Hi, I noticed that there is no picture which shows how the image of a Camera Obscura actually looks like. I just played with Commons and uploaded such a picture (http://commons.wikimedia.org/wiki/Image:Camera_obscura_example_picture.JPG). Since it surpasses my wiki skills to integrate it anyway, I leave it to you to decide whether this is a sensible addition. (You can say it sucks, and that it is not. That's ok :) ) —Preceding unsigned comment added by 22.214.171.124 (talk) 10:41, 29 October 2008 (UTC)
This article needs to be rewritten
The caption of the 17th century drawing says it's "possibly Italian", but since the building is clearly the Florence Cathedral isn't it pretty obviously Italian? Pais (talk) 14:16, 31 August 2009 (UTC)
Improper Rendering in Firefox
The image http://en.wikipedia.org/wiki/File:Canaletto4fogli.jpg renders next to the TOC in IE, but overlaps it completely in Firefox. The image should probably not even be there in the first place, but on the right hand side of the article. I'd fix it but I don't know how to edit wikipedia, and don't have the time to learn right now. —Preceding unsigned comment added by 126.96.36.199 (talk) 15:05, 10 January 2010 (UTC)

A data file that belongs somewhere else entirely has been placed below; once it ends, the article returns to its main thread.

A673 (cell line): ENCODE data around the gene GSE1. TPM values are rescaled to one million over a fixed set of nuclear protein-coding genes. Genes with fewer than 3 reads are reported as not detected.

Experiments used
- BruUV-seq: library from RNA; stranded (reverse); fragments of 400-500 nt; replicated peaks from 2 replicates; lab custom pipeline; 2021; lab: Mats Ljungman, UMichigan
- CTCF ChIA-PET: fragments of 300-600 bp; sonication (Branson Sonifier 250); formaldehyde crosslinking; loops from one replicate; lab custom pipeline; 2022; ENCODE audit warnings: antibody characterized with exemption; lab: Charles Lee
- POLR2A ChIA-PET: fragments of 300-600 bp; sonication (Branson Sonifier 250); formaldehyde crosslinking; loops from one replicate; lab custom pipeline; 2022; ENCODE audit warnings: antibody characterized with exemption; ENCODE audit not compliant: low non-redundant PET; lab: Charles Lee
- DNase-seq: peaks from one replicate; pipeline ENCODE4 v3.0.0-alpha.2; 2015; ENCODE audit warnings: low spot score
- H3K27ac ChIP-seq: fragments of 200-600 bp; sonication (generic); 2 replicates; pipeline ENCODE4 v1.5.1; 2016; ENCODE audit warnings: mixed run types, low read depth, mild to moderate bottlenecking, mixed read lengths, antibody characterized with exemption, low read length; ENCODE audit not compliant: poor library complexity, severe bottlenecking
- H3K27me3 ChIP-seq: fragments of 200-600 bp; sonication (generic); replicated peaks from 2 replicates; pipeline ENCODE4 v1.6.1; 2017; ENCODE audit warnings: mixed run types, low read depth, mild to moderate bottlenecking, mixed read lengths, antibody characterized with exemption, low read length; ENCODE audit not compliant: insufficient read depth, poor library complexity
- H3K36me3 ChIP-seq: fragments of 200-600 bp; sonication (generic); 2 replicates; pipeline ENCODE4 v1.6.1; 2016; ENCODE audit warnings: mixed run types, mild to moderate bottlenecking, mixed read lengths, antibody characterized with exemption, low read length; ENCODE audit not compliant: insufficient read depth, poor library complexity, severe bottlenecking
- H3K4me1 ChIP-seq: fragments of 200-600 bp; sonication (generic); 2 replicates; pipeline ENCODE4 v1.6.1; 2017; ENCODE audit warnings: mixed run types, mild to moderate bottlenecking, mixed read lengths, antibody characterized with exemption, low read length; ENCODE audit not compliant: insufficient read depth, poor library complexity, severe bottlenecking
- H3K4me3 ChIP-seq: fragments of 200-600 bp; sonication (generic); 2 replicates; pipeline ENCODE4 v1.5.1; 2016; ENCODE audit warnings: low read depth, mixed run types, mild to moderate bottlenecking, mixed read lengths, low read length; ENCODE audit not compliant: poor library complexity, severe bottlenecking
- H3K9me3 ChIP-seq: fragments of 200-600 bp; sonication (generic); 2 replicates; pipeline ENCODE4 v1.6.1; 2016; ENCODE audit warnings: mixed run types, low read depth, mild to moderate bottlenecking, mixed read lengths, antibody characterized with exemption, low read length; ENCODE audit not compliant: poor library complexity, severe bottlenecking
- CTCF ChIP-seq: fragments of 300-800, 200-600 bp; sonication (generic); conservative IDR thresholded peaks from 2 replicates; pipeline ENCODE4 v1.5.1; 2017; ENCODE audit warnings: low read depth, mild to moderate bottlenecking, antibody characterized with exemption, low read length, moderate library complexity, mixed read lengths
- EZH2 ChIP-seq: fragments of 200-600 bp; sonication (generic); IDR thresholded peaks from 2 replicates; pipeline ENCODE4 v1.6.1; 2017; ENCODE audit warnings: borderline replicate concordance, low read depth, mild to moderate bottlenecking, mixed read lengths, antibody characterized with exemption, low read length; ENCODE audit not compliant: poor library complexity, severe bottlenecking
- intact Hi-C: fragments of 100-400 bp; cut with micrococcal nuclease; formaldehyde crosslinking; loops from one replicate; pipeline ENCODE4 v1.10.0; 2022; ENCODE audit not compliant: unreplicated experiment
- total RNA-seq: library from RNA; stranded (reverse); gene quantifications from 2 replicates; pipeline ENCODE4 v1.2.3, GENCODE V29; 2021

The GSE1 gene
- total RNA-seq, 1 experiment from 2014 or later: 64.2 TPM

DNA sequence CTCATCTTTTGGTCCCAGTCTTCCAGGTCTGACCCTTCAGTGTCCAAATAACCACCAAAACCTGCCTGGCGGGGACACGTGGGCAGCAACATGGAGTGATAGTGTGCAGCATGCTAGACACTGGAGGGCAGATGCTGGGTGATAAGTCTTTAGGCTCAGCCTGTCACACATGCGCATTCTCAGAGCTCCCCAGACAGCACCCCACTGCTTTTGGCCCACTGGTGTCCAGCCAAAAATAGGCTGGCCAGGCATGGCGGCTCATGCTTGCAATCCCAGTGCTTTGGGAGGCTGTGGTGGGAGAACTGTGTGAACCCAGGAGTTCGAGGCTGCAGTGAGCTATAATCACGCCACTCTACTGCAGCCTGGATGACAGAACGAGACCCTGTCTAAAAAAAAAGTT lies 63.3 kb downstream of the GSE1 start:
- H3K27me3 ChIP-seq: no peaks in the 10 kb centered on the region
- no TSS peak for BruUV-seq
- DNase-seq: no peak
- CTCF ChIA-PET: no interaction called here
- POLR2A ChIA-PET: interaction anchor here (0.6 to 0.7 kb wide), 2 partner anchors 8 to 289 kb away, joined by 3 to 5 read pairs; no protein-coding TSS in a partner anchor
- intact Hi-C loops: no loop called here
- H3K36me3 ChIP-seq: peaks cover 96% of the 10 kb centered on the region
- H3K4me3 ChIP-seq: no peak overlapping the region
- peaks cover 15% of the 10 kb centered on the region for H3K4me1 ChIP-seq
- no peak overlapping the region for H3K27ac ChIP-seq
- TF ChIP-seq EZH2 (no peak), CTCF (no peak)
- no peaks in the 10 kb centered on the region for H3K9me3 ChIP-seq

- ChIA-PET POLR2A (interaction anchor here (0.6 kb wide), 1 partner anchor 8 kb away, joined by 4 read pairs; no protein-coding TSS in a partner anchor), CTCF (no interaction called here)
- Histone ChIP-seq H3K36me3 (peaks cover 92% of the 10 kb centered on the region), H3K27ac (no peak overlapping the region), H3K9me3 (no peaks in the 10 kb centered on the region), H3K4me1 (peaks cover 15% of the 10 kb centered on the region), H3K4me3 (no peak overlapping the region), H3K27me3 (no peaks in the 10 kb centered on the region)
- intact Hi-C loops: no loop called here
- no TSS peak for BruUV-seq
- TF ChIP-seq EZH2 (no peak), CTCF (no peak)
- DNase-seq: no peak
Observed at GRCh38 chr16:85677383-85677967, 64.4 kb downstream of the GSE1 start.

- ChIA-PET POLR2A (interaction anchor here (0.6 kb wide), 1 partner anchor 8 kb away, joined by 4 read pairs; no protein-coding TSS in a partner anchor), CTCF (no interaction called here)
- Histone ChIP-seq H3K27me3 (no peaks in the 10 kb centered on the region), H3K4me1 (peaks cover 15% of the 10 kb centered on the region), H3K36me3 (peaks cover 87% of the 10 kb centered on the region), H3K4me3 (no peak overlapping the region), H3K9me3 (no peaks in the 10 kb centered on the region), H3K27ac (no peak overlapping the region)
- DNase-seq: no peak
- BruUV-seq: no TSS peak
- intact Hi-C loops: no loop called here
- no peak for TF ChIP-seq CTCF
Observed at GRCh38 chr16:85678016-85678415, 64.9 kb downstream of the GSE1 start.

Alhazen inventions are usefull for the world
world used Alhazen works not others, Alhazen created optic's theory in his book of optics. i knew the wrong concept of optic in europe that light come out from eyes that should be light come into eyes. many wrong theories in greek scientist. and i did not see chinese scientist before so why it appears now....we should not change histories right ? —Preceding unsigned comment added by Shatree (talk • contribs) 05:31, 4 February 2010 (UTC)